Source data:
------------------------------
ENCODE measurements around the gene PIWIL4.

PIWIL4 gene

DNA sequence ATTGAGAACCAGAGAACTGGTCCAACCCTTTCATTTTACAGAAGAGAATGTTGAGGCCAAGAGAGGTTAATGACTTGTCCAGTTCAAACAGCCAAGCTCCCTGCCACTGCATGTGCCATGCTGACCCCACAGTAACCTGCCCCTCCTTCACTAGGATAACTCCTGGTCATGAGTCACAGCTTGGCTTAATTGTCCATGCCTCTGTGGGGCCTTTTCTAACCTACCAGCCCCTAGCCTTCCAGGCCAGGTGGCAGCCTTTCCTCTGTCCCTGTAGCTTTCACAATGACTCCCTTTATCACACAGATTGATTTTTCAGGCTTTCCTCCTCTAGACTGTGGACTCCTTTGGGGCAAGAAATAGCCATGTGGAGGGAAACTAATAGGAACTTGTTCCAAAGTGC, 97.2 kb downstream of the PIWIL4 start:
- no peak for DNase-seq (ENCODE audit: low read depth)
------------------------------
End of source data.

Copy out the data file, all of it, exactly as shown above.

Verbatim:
ENCODE measurements around the gene PIWIL4.

PIWIL4 gene

DNA sequence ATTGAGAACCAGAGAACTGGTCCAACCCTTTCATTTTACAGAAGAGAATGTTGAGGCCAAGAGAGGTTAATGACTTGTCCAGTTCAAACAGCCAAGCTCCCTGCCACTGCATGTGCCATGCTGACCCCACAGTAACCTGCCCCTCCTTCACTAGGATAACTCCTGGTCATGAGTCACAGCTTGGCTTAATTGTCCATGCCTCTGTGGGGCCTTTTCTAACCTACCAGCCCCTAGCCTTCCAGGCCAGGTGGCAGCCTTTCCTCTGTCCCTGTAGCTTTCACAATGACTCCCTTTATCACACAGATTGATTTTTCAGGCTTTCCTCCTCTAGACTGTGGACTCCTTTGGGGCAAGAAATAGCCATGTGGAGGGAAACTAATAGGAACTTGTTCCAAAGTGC, 97.2 kb downstream of the PIWIL4 start:
- no peak for DNase-seq (ENCODE audit: low read depth)